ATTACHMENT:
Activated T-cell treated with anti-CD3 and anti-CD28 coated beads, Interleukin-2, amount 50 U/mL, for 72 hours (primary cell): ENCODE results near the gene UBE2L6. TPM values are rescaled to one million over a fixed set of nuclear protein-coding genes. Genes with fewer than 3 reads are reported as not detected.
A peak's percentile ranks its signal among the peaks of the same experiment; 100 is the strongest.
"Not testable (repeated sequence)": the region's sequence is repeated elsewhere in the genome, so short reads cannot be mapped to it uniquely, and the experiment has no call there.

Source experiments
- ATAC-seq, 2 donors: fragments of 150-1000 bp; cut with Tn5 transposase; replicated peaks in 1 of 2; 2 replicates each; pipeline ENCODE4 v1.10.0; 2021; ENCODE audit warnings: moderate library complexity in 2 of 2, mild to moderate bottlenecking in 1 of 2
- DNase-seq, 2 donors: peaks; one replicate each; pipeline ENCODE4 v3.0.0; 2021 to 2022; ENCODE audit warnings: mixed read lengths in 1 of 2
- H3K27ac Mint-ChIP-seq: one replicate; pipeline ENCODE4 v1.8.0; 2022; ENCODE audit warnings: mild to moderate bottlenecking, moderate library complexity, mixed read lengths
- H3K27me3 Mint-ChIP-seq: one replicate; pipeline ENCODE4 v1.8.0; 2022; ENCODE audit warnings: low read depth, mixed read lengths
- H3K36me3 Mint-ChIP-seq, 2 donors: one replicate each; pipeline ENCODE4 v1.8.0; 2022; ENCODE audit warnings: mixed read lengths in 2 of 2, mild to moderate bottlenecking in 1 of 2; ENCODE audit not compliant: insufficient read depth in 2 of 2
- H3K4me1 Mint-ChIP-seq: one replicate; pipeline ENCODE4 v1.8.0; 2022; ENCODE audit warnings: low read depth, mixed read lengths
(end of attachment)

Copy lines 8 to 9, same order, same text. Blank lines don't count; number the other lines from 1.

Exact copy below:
- H3K27me3 Mint-ChIP-seq: one replicate; pipeline ENCODE4 v1.8.0; 2022; ENCODE audit warnings: low read depth, mixed read lengths
- H3K36me3 Mint-ChIP-seq, 2 donors: one replicate each; pipeline ENCODE4 v1.8.0; 2022; ENCODE audit warnings: mixed read lengths in 2 of 2, mild to moderate bottlenecking in 1 of 2; ENCODE audit not compliant: insufficient read depth in 2 of 2